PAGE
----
How A Deepfake Video Caller Can Be Spotted By Turning The Face Sideways


AI learns from patterns in order to understand what to do next. The more it learns from something, the better it will become in doing that thing.

The opposite applies. The less it learns about something, the lesser its understanding about that thing. So here, in the time that deepfakes have invaded video calls, in which people can deepfake their own face on the fly, the easiest way to spot a deepfake, is by asking that person to turn sideways, or obscure their face with something.

The trick was shared by, a London-based startup behind the viral Tom Cruise deepfakes.

As a company that creates app for creating video deepfakes, it does know a lot than just a thing or two about how AIs create deepfakes.

And here, AIs to create deepfakes are mostly trained using data on individuals looking straight ahead.

Because of this, once a deepfake video caller has his/her face rotated a full 90 degrees, the deepfake video will deteriorate.

Read: Tom Cruise Goes Viral On TikTok In Impressive Deepfake Videos

Most AIs that create deepfakes are trained using videos and images of celebrities.

Celebrities have tons of footage and photos of themselves publicly available on the internet and social media. But still, the data to train AIs to understand how these famous people look from the side, isn't that sufficient. And even if the data is enough, not many people train their deepfake AIs using that kind of material.

Another thing is that, the team at also believes that the issue stems from the fact that AI software to create deepfakes has fewer reference points to estimate lateral views of faces when the subject's head is looking sideways.

Because of this, when a subject using deepfake turns his or head sideways, the AI algorithm that has half as many landmarks for profiles as for front-on views, simply cannot guess how the next image on the frame should look.

The end result is that, things will get distorted, and the spell is broken.

"Typical 2D alignment packages consider a profile view to be 50% hidden, which hinders recognition, as well as accurate training and subsequent face synthesis," explained‘s Martin Anderson.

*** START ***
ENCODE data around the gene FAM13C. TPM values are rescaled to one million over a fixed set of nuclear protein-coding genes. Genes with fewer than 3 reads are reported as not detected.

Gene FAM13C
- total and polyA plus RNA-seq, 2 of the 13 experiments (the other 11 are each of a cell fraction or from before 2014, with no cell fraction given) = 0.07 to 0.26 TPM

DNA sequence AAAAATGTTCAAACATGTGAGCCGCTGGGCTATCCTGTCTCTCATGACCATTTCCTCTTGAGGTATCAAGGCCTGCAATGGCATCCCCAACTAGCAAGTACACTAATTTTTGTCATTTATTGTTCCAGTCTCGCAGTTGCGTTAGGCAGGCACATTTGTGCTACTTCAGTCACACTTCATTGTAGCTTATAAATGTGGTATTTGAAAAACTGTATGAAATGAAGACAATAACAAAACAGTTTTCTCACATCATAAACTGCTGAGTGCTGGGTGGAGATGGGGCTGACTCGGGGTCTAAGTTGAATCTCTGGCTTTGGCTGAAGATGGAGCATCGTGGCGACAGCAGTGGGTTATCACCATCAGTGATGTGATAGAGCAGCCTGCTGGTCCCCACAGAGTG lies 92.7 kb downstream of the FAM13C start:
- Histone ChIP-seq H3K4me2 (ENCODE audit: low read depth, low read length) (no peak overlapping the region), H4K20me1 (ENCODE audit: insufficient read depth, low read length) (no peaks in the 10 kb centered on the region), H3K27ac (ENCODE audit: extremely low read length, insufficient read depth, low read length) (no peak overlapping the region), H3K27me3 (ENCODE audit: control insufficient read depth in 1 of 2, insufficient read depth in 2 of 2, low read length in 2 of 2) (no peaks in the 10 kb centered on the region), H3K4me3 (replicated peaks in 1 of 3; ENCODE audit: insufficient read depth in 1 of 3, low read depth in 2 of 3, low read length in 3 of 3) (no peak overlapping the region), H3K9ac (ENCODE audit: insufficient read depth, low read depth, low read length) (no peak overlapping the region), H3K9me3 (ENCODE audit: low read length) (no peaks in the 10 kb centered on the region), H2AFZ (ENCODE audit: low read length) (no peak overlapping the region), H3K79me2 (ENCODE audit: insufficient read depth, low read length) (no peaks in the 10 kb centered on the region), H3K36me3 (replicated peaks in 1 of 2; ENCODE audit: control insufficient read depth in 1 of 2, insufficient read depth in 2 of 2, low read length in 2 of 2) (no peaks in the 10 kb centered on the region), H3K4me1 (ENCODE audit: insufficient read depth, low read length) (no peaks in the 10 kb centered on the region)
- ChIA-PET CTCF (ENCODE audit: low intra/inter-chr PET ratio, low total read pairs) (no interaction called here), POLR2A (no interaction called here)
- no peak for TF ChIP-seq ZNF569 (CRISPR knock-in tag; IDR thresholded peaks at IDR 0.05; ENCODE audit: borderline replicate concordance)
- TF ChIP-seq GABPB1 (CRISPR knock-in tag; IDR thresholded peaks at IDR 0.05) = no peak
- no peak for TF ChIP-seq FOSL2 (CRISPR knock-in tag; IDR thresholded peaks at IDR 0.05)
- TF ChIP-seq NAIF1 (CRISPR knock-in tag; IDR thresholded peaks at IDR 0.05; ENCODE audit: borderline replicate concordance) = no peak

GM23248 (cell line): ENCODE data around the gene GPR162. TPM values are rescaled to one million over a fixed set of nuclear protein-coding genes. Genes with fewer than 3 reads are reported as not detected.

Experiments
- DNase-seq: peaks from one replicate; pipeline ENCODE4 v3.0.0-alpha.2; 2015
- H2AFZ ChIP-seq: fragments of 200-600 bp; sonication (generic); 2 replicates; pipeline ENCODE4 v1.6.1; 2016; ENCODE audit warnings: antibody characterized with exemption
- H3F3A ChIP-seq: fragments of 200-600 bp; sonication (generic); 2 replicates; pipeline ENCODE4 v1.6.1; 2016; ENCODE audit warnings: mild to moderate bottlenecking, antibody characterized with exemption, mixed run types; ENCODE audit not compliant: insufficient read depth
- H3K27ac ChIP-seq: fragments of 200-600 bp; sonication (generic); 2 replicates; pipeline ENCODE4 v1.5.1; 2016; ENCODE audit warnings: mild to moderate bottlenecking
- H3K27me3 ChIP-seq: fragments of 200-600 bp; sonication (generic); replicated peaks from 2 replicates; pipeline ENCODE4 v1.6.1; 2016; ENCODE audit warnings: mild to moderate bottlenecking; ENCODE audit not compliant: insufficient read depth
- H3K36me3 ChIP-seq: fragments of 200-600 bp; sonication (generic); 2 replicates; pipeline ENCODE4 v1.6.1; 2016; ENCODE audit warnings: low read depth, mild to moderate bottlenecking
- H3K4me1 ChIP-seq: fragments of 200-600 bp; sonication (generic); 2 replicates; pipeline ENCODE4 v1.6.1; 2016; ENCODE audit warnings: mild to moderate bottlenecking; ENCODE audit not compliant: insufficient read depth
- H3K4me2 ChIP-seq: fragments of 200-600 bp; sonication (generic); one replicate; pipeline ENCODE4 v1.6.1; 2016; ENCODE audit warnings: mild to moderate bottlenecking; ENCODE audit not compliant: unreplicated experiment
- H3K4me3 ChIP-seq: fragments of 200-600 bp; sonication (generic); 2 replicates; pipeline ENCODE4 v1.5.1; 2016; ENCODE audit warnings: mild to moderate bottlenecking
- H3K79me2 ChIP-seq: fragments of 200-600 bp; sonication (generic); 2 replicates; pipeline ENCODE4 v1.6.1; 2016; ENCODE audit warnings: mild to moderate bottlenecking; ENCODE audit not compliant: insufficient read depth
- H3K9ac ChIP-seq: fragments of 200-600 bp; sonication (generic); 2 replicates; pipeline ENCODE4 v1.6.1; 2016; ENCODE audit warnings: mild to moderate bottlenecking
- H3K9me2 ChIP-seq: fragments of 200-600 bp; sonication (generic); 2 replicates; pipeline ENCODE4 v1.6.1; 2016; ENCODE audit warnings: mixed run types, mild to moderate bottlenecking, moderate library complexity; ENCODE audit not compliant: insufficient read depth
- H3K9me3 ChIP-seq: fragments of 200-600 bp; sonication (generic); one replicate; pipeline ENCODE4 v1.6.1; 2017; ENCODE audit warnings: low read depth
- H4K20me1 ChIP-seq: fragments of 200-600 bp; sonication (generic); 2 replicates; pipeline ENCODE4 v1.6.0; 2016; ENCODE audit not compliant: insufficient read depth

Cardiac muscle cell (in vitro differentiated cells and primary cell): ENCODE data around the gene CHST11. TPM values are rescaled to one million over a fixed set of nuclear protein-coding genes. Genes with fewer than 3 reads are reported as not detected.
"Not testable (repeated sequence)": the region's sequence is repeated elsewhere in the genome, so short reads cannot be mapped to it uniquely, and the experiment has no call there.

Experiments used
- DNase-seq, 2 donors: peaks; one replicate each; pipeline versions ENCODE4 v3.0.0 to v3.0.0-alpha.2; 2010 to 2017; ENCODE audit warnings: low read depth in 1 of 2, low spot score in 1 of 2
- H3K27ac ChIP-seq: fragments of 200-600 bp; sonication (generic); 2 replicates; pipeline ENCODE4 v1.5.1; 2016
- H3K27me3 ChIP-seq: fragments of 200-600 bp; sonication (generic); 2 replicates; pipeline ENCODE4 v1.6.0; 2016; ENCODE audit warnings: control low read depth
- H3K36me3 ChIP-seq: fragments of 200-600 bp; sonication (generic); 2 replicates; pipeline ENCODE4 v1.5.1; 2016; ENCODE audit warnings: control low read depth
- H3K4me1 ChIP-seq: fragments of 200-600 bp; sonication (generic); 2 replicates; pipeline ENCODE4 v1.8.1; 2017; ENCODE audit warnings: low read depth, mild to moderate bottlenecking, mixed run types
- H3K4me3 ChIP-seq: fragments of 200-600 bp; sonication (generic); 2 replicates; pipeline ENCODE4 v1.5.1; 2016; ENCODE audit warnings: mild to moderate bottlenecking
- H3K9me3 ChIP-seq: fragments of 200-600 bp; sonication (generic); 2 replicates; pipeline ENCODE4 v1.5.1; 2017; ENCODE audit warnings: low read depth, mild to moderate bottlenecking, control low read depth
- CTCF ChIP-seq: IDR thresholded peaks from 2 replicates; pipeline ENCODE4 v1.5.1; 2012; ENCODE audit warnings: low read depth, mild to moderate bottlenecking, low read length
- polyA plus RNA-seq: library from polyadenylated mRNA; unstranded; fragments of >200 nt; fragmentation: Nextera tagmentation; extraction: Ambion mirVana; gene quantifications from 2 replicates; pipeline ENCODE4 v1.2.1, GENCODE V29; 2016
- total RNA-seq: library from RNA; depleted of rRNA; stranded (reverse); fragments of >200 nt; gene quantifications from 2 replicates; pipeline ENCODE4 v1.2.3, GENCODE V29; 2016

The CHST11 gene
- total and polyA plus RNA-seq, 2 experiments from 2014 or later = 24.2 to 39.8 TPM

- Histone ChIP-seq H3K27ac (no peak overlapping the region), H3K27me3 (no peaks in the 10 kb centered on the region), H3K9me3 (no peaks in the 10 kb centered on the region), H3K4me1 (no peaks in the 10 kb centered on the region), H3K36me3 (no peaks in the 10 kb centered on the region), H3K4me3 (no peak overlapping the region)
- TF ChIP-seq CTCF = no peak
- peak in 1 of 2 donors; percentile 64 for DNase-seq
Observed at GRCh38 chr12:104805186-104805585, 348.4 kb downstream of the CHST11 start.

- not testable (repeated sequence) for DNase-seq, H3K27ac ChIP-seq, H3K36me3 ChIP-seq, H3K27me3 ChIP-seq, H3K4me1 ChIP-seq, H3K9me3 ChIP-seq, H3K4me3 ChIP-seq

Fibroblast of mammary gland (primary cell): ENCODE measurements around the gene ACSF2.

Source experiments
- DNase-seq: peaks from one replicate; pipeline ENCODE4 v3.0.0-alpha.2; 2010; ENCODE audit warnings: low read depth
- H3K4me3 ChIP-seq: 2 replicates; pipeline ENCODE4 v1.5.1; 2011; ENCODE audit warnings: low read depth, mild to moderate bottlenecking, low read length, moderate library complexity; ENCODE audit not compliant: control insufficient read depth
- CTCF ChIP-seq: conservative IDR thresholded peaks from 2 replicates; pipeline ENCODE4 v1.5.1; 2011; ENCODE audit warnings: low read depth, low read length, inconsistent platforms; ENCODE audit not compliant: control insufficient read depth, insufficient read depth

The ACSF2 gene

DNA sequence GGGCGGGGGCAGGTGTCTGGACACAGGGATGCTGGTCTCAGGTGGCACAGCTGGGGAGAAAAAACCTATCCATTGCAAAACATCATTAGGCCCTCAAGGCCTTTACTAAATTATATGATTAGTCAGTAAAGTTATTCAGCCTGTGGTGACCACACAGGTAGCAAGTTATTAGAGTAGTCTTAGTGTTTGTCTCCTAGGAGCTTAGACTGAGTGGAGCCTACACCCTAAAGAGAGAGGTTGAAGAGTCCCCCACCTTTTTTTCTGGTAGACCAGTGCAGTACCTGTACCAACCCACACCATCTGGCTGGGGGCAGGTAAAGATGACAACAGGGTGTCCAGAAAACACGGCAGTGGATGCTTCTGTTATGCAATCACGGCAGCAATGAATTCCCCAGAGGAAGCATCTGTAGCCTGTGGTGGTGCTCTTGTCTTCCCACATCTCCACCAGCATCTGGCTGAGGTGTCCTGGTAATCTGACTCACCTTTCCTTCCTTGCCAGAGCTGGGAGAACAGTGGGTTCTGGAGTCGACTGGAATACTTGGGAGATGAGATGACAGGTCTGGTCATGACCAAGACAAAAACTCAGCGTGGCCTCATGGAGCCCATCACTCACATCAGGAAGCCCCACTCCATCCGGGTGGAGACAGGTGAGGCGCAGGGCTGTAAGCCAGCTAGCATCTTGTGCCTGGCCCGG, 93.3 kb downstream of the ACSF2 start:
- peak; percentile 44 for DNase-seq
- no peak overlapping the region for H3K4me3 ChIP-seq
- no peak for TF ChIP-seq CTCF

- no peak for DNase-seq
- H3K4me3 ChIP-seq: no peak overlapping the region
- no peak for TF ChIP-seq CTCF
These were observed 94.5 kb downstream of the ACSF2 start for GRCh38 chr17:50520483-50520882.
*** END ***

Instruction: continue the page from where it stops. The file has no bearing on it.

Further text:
"Frequently the generated profile landmarks will ‘leap out’ to any possible group of pixels that may represent a ‘missing eye’ or other facial detail that’s obscured in a profile view."

While creating deepfakes that can properly generate faces from the sides is possible, it would definitely take a lot more work.

Frontal alignments of a human face contain a lot more landmarks than profile alignments.

Because deepfakes may not have enough training data and landmarks to generate realistic lateral views, it may require extensive post-processing to patch the flaw.

Another way, would be using a hyper-realistic CGI head, specifically created for the purpose of providing the ‘missing’ angles in a training dataset for a deepfake model.

"However, deepfakes have been capable, almost from the start, of producing more realistic and convincing images than CGI can, because they’re based on real data rather than artistic interpretation," the researchers said. "Therefore, not only is this a backward approach to the challenge, but it would require a level of industry-standard artistry even to ‘fail well’."

Even when all issues have been addressed, there is the resolution issue.

Read: 'Instant NeRF' AI From Nvidia Can Create 3D Scenes From 2D Photos In Seconds

Parametric CGI templates can help estimate facial poses more accurately, including profile poses. However, there is no evidence that these more sophisticated models will be integrated into popular deepfakes packages, nor could such systems solve the remaining issues around profile quality by themselves.

In the absence of high-quality profile images as source training input, novel-view synthesis systems such as NeRF, Generative Adversarial Networks (GANs) and Signed Distance Fields (SDF) may not be able to provide the necessary level of inference and detail in order to accurately imitate a person’s profile views – at least, the researchers said.

While there are also more ways to improve deepfakes, the thing is, spotting them has become increasingly hard.

Spotting deepfakes may not be 'that' hard if someone is expecting a material to be a deepfake. The thing is, the real threat of deepfakes come from the fact that they are shared to people who are not expecting the thing they see as deepfakes.

"The real threat of such attacks could be that we are not expecting them, and are likely to actually aid deepfake attackers by dismissing artefacts and glitches that might have raised our state of alert if we were more aware of how fallible video and audio content is becoming," said the researcher.

As a matter of fact, this is often the case. Rarely do videos that are deepfakes made intentionally to deceive, are captioned as deepfakes.